The Politecnico di Milano has created the guidelines for modeling and sharing data for the project of conservation and restoration of the floor of the Church of the Holy Sepulchre in Jerusalem and has performed a detailed survey to document the state of conservation prior to the intervention.
The researchers created models of the floor and the surrounding architecture, starting from the laser scanner data. This laser scanner data was acquired by the project coordination group on-site, in the midst of the pandemic (led by architect Osama Hamdan).
The high-resolution photogrammetric survey, carried out on-site by researchers from the Politecnico between September and October 2021, acquired more than 50,000 high-resolution images, using a system designed ad hoc.
“The system we designed consists of a special trolley on which we engineered an articulated lighting and acquisition system, with controlled intensity and coloring. This was integrated with a topographic survey for processing and verifying the final result, a digital image, an orthophoto, with very high resolution, metrically reliable and precise, of the entire floor of the Church of the Holy Sepulchre,” said Prof. Luigi Fregonese from the Department of Architecture, Construction Engineering and Built Environment at the Politecnico di Milano.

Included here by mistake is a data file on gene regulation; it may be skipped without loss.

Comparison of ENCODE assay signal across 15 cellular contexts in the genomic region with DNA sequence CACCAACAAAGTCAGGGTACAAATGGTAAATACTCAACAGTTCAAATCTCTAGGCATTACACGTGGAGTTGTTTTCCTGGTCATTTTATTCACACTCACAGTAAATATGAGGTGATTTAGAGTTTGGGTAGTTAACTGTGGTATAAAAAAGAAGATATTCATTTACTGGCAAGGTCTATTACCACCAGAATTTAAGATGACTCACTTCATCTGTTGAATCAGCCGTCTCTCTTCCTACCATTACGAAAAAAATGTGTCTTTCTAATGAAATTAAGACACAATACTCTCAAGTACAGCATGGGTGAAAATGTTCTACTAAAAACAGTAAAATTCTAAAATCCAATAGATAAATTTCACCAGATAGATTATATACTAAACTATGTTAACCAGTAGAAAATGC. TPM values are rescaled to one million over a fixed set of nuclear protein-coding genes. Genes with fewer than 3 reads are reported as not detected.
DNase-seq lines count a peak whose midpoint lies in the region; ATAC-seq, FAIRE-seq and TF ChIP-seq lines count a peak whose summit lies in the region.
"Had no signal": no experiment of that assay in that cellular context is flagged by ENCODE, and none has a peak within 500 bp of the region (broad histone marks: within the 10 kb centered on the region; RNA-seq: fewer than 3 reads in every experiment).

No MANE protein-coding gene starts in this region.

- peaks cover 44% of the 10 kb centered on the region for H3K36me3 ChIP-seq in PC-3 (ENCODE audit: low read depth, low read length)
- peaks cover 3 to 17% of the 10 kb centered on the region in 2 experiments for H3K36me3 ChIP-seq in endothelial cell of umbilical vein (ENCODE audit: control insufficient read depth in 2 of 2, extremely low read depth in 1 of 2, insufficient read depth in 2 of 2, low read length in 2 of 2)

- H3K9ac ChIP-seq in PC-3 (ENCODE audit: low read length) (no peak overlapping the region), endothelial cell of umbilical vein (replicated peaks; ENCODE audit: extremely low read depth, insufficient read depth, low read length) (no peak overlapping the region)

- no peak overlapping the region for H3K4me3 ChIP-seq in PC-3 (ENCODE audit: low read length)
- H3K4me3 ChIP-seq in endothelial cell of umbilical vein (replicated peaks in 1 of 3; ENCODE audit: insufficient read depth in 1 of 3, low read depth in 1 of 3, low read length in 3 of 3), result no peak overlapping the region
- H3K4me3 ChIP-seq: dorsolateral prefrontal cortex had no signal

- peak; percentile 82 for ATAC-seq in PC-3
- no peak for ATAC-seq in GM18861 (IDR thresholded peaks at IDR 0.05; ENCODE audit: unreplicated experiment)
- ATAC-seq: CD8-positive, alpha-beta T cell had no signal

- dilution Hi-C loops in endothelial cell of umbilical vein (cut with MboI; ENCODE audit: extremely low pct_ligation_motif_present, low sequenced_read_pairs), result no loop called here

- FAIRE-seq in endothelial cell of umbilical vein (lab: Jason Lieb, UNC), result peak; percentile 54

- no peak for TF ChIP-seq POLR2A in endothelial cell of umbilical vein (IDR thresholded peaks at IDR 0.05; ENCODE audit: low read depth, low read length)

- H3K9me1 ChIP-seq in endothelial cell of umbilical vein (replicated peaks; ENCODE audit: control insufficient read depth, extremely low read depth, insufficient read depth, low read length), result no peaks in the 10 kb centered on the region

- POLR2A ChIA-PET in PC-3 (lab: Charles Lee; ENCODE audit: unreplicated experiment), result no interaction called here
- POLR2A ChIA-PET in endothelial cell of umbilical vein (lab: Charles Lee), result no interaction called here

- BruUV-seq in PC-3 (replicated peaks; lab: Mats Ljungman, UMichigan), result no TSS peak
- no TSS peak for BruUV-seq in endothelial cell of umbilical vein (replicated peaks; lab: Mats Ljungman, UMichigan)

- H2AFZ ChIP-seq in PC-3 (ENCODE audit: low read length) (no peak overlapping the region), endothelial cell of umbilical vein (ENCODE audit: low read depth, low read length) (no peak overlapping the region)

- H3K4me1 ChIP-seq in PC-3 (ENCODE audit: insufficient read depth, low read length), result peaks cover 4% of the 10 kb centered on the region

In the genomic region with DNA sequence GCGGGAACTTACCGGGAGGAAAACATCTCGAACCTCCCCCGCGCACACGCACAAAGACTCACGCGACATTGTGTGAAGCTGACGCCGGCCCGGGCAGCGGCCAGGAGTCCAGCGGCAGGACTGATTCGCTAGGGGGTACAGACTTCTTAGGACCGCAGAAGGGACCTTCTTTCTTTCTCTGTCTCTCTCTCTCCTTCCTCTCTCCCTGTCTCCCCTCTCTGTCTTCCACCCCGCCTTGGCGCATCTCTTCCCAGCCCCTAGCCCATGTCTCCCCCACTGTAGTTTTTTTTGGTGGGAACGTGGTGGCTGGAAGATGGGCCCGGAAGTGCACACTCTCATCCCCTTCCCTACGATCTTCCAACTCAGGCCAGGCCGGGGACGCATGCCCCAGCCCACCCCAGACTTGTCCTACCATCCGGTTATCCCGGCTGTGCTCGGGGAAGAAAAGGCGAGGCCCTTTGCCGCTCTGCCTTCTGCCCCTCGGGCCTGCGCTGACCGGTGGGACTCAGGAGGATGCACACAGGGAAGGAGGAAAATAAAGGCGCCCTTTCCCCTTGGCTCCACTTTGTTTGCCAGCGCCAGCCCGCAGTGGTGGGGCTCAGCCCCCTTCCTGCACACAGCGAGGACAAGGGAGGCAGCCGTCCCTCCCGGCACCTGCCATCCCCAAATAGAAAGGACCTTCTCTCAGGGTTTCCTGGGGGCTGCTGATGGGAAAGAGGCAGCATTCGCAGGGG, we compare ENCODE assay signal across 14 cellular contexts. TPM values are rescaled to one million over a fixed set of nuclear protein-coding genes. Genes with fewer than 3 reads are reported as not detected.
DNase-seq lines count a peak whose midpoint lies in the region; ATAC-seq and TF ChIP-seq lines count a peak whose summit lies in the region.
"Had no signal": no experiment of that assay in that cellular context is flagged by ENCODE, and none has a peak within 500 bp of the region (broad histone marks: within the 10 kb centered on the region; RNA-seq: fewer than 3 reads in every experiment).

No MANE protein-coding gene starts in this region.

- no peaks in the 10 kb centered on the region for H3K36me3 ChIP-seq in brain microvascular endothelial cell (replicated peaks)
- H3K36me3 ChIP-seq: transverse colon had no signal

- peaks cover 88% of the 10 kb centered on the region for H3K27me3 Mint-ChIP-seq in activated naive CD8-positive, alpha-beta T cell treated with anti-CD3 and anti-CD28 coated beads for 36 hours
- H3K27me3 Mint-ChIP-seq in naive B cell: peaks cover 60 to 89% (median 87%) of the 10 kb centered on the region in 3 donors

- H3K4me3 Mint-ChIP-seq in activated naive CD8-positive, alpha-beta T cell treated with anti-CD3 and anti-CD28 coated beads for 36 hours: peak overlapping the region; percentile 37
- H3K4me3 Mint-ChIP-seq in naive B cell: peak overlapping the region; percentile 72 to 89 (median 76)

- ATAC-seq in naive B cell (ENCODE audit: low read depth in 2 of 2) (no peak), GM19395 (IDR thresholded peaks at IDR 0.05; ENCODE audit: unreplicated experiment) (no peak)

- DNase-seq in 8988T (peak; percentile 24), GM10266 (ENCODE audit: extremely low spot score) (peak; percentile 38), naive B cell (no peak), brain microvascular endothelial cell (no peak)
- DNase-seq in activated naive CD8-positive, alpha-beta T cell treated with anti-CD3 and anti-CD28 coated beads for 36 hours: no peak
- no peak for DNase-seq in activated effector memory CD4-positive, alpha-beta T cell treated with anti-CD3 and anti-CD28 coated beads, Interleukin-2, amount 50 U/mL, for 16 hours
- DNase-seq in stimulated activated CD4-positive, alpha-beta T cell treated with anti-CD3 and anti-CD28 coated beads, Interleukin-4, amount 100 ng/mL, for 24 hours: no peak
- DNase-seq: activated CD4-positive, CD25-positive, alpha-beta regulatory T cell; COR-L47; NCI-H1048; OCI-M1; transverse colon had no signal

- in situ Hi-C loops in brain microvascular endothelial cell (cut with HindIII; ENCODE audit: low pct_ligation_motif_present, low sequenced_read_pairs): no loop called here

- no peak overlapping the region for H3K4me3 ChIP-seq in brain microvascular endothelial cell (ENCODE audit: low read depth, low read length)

The research group from the Politecnico, MantovaLAB – HESUTECH group from the Politecnico di Milano Mantua Campus (ABC Department), which is coordinated by professors Andrea Adami, Luigi Fregonese, Stefano della Torre, and the Vice-Rector of the Mantua Campus Federico Bucci, worked in continuous coordination with the internal staff at the church, in order to avoid interference with normal liturgical activities and visits by pilgrims and tourists who, despite the pandemic, still filled the church every day.
The project manager for the conservation and restoration of the floor, the start of which has recently been announced, on behalf of the Custody of the Holy Land, is the Centro di Conservazione e Restauro La Venaria Reale [CCR-VR] in Turin, with the support of a multidisciplinary team, while the direction of the archaeological excavation has been entrusted to La Sapienza University of Rome.